Environmental advocates came together Thursday at the Georgia Aquarium to celebrate the special designation of the continental shelf and the Blake Plateau off the Georgia coast as an “international Hope Spot” through the Mission Blue alliance.
Friday, they gathered again in Savannah to discuss the designation and what they hope it means for Georgia’s marine life.
Joe Pfaller, a sea turtle biologist with the Caretta Research Project on Wassaw Island, said the geologic area provides a home for the sea turtles for which the Georgia coast is known.
“The turtles don’t only nest on the coast of Georgia, they also use the continental shelf off Georgia’s coast for foraging — that’s where they spend the majority of their time,” Pfaller said. “So, along with things like right whales and white sharks and other protected species that are also in the public eye, sea turtles are spending a lot of time off Georgia’s coast. This area also includes Gray’s Reef National Marine Sanctuary, where our turtles spend a lot of time.”
He noted that the massive width of the continental shelf provides huge ecological diversity.
“So, it’s a critical piece of habitat for the turtles that nest not only in Georgia, but all the way down into Florida, where you have a globally important sea turtle nesting population that nests in Florida but sometimes comes up to the Georgia coast during their offseason,” Pfaller said.
Simona Perry, a marine mammal scientist with extensive expertise in conservation, said the Hope Spot designation carries with it four goals — a preservation site linking habitats across the area, support and awareness of sustainable fisheries, prevention and reduction of marine and nutrient pollution, and reducing adverse effects to North Atlantic right whales while actively assisting their recovery.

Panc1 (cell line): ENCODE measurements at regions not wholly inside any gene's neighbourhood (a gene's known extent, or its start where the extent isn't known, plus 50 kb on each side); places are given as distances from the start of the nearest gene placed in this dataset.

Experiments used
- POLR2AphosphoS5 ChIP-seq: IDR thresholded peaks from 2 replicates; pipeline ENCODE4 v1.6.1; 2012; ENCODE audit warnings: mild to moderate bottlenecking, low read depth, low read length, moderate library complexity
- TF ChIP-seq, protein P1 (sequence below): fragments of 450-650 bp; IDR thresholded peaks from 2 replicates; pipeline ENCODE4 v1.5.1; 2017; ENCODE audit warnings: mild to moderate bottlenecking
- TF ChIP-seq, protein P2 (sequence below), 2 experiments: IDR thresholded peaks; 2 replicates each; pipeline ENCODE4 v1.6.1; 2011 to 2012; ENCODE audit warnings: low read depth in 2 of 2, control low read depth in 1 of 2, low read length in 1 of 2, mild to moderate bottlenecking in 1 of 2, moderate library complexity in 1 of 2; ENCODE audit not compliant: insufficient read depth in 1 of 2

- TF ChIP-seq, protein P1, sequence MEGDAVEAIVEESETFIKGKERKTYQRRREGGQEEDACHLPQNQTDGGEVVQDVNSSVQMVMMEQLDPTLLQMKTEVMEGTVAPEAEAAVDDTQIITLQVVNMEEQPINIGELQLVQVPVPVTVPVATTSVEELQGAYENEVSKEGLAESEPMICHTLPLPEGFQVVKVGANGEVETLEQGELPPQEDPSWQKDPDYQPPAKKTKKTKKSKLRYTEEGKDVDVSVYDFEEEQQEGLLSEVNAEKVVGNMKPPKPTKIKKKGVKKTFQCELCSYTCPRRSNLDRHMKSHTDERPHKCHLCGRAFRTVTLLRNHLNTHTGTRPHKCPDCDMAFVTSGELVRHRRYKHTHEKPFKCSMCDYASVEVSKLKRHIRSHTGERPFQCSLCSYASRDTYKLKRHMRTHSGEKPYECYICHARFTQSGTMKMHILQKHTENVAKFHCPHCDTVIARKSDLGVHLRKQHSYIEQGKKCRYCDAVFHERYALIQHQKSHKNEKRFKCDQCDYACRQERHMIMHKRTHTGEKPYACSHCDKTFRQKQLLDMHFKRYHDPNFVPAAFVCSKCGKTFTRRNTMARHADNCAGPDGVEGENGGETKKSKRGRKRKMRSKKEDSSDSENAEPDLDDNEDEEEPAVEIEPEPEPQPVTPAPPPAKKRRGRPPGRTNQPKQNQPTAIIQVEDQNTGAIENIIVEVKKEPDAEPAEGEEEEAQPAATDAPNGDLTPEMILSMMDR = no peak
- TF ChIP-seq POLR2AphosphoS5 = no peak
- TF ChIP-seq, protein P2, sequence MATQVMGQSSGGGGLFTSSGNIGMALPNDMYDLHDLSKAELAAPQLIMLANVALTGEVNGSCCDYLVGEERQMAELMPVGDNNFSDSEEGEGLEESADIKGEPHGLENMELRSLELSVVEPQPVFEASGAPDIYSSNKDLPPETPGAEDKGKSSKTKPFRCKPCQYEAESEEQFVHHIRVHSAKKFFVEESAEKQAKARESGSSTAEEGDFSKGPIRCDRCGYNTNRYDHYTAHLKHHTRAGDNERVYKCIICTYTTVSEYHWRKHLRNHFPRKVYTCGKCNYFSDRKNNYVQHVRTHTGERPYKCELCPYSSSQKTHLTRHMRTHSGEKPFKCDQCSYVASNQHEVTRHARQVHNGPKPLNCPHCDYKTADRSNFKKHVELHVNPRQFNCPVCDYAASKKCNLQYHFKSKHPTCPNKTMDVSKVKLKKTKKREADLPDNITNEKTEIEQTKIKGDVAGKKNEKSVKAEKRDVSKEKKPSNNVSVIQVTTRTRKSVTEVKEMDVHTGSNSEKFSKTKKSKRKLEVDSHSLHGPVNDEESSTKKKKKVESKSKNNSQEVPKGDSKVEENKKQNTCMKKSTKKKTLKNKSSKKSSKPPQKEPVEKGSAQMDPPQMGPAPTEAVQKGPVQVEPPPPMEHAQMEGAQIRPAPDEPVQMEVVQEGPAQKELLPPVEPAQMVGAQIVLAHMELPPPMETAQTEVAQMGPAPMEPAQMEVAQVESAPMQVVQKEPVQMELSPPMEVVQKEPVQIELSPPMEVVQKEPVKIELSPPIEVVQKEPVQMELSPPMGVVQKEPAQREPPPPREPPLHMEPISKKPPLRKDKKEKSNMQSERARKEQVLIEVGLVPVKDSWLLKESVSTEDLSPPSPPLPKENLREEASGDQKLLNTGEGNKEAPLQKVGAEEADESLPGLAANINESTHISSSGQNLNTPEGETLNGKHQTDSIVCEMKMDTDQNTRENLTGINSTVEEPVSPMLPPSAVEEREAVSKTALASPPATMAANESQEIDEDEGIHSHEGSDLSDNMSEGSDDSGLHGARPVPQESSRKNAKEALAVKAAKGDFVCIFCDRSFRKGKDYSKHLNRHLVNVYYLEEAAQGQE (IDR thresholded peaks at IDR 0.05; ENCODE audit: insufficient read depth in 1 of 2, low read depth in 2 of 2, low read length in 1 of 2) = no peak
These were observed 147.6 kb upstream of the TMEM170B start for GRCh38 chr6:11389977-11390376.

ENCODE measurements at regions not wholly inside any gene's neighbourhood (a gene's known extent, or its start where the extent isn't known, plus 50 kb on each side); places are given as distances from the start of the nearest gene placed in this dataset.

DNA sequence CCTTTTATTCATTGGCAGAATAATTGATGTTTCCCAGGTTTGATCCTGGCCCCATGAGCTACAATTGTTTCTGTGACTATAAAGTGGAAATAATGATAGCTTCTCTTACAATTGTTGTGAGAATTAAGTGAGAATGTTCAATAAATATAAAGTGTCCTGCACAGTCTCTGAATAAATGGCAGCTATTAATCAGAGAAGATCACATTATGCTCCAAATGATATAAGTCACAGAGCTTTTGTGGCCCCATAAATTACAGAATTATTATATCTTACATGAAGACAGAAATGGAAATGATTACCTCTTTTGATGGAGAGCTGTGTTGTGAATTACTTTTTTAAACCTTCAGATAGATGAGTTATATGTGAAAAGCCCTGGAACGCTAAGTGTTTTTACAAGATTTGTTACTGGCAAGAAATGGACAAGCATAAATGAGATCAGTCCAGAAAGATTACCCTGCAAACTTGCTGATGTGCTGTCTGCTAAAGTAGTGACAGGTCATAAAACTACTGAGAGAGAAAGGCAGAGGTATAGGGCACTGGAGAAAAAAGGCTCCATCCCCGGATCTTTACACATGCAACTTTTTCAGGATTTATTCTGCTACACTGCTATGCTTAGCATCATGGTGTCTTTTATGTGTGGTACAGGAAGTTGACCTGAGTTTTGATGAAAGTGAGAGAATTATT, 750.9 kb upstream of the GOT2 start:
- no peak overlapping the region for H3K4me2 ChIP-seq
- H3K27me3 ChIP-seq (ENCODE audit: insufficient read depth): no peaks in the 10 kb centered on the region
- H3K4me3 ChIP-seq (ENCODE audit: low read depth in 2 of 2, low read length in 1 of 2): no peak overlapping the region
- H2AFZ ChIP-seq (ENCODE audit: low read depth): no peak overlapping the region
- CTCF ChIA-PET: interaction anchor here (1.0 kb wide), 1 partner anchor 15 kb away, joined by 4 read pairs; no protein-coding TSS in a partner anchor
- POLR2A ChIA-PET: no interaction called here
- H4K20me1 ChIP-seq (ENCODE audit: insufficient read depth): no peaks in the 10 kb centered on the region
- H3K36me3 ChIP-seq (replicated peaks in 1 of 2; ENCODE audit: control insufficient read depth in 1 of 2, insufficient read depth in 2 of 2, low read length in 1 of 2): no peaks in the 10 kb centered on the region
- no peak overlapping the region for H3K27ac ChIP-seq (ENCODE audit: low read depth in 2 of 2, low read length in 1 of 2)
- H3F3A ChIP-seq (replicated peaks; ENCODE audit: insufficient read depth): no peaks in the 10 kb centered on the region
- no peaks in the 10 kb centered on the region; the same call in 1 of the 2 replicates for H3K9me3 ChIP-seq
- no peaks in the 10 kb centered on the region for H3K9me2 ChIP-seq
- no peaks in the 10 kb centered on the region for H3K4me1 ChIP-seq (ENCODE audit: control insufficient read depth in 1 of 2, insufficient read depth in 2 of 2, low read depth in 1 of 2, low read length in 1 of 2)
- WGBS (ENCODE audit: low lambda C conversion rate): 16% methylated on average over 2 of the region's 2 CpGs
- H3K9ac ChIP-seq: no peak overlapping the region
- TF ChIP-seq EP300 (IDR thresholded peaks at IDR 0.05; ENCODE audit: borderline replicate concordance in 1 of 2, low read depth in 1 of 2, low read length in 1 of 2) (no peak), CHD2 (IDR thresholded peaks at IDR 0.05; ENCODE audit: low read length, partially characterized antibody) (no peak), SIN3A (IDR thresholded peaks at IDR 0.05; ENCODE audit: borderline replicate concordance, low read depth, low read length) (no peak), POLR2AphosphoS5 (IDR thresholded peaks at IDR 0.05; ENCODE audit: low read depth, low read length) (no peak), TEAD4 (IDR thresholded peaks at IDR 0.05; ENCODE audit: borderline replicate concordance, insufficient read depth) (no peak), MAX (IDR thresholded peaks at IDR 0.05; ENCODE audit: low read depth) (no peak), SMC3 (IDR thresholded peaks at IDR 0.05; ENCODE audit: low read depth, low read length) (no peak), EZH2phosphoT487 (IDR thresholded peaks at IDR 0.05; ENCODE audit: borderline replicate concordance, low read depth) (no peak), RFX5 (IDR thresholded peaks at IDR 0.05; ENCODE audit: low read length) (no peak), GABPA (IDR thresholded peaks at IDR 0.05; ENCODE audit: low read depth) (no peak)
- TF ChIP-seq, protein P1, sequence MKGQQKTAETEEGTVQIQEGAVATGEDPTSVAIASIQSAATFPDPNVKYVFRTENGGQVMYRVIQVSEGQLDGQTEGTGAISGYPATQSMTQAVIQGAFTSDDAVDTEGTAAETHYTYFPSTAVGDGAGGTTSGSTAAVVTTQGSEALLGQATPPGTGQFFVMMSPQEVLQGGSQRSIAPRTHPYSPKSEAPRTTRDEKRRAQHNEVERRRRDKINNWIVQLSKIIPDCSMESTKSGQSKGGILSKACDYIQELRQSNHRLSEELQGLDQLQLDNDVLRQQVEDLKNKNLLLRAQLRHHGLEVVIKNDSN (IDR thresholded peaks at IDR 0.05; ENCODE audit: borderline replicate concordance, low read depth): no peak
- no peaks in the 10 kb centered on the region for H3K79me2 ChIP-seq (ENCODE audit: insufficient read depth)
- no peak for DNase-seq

Charles McMillan, coastal director of the Georgia Conservancy, said the designation is an inspiration.
“I think this new designation as a Hope Spot is a wonderful chance for us all to be a part of something larger,” McMillan said. “I love the way that Joe mentioned the megafauna and all the impacts and importance with the turtles. The Georgia Conservancy, we’re doing our part right now — particularly looking in at this … (congressional right whale conservation legislation), which was cosponsored by (U.S. Sen. Johnny) Isakson over the last month or so. It plays right in to the theme of what we’re doing with this Hope Spot.”
The effort to achieve the designation came through Perry, Oceana Georgia campaign organizer Paulita Bennett-Martin and Catapult Design CEO Angela Hariche, who worked out the details and took the proposal to oceanographer Sylvia Earle’s Mission Blue coalition.
“I’m just really thrilled to meet with the other partners and get to know them and really look at innovative ways we can further the cause,” Hariche said.
She mentioned the problem of marine debris was a driving force here.
“If we look at marine pollution, there are a million tiny design challenges as to how we tackle that problem,” Hariche said. “If you look at our Hope Spot, it’s 16,865 square miles. According to the U.N., there are on average 8,078 pieces of plastic litter to be found on every square mile of the ocean. So, that amounts to an estimated 136,235,470 pieces of plastic litter in our Hope Spot, and all of which comes from land activities, basically.”
She said people need to look at all sorts of ways to address this problem, and she’s looking forward to finding those solutions.